Mark Lang, Ph.D.
Anthrax toxin-induced anergy in primary human NKT cells
The bacterium Bacillus anthracis is the causative agent of anthrax infection. Anthrax is a life-threatening disease caused by inhalation or ingestion of spores, or transmission through wounds and abrasions. The bacterium secretes toxins, proteins that enter numerous cell types in an infected individual altering their function and contributing to the disease process. Consequently, we and other researchers are dedicated to identifying cells affected by anthrax toxins and to understanding the implications for the function of those cells. We have observed that anthrax toxins adversely affect a type of cell in the immune system known as a natural killer-like T (NKT) cell. NKT cells are found in the bone marrow, blood, spleen, lymph nodes and liver and are required for optimal immune responses. We report that anthrax toxins effectively shut down NKT cells, preventing them from functioning normally. We propose that this has serious consequences because anyone infected with Bacillus anthracis will be less able to mount an immune response against it.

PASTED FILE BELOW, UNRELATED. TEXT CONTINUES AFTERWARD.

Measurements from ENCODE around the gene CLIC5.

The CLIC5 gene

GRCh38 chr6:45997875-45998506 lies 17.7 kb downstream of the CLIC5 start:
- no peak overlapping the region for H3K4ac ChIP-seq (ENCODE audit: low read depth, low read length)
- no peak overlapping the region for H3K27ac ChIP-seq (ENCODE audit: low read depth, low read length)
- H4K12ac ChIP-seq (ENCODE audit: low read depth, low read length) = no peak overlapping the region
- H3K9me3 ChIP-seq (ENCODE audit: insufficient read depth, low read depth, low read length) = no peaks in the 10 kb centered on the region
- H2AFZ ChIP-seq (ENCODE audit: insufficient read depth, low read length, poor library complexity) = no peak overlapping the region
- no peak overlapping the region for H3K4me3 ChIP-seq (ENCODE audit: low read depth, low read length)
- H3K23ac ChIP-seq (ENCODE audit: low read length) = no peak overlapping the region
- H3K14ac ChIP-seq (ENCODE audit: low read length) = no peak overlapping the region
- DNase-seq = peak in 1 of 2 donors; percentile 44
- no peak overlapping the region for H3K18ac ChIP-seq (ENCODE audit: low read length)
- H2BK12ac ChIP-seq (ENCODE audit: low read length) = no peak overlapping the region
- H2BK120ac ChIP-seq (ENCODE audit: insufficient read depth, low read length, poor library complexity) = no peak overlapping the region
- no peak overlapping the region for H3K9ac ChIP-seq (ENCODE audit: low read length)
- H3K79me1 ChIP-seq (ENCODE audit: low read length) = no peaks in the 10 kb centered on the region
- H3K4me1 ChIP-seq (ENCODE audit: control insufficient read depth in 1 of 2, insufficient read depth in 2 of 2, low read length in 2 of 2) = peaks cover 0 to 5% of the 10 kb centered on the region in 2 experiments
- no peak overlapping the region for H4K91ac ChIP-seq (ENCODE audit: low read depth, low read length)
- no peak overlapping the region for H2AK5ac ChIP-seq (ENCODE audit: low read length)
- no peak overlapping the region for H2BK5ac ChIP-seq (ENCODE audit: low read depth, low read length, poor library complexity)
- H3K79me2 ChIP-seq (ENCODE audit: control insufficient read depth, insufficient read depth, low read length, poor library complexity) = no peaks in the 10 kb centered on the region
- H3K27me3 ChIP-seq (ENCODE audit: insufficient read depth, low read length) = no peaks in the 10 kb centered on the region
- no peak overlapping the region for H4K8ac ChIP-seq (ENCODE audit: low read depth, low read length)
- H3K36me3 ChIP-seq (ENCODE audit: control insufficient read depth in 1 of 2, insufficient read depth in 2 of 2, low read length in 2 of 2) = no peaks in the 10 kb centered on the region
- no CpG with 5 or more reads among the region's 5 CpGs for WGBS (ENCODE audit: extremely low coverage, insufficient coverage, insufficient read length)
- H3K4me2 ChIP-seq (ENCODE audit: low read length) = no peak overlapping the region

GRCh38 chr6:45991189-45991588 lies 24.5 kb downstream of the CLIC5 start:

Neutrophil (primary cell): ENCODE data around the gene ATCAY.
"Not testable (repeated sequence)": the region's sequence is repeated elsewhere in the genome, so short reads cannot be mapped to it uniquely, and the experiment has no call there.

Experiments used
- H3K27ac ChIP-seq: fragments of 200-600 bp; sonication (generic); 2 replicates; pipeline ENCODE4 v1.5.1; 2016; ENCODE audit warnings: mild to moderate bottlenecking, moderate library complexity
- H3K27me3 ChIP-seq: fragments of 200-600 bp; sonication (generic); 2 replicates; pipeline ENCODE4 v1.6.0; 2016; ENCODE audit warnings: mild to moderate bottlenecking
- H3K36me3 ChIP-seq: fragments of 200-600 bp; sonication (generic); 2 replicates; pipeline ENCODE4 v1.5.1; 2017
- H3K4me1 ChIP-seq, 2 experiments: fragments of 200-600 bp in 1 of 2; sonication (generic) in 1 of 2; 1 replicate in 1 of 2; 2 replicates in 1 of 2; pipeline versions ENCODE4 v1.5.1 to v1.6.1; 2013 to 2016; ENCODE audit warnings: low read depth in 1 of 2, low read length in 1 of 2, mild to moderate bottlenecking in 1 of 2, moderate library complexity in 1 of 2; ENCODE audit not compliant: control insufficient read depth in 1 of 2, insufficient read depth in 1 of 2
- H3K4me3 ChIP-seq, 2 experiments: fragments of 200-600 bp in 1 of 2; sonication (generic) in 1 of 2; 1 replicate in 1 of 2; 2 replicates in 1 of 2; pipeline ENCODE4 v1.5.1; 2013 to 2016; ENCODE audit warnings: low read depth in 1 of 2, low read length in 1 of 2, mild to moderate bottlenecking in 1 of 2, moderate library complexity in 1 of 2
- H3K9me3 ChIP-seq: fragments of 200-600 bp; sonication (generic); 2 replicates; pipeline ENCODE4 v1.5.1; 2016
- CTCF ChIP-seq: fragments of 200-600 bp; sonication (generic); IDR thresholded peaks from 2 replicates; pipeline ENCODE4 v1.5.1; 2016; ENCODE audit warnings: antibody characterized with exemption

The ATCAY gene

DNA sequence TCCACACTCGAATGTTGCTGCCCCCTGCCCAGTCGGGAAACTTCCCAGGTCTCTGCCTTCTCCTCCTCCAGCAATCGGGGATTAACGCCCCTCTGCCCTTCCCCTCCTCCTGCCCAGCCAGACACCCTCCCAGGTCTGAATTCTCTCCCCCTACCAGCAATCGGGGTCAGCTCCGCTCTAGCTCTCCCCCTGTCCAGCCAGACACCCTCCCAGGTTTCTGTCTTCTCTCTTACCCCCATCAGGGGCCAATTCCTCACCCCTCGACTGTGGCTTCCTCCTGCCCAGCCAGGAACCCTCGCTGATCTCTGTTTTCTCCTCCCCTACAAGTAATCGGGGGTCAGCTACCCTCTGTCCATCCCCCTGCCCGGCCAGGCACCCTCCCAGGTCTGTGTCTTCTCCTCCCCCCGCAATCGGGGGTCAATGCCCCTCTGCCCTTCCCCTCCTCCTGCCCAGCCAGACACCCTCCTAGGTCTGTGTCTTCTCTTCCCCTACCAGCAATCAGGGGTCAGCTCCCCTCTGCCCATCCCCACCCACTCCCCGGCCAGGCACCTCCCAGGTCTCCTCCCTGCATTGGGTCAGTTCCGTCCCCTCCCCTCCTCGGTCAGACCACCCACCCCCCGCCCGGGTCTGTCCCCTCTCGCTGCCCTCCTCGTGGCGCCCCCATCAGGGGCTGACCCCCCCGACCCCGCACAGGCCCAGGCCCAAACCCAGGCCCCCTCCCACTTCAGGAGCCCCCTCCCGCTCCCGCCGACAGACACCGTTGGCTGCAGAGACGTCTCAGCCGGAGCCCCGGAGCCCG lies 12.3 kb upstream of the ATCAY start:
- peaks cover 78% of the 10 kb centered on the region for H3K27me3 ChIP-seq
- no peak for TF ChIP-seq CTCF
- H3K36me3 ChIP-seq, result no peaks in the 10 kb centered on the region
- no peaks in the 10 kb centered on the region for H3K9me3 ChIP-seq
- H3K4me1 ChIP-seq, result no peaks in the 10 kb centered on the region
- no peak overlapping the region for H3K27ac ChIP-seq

Devera TS, Joshi SK, Aye LM, Lang GA, Ballard JD, Lang ML. Regulation of anthrax toxin-specific antibody titers by natural killer T cell-derived IL-4 and IFNgamma. PLoS One 6:e23817, 2011. [Abstract]
Devera TS, Aye LM, Lang GA, Joshi SK, Ballard JD, Lang ML. CD1d-dependent B-cell help by NK-like T cells leads to enhanced and sustained production of Bacillus anthracis lethal toxin-neutralizing antibodies. Infect Immun 78:1610-1617, 2010. [Abstract]
Joshi SK, Lang GA, Larabee JL, Devera TS, Aye LM, Shah HB, Ballard JD, Lang ML. Bacillus anthracis lethal toxin disrupts TCR signaling in CD1d-restricted NKT cells leading to functional anergy. PLoS Pathog 5:e1000588, 2009. [Abstract]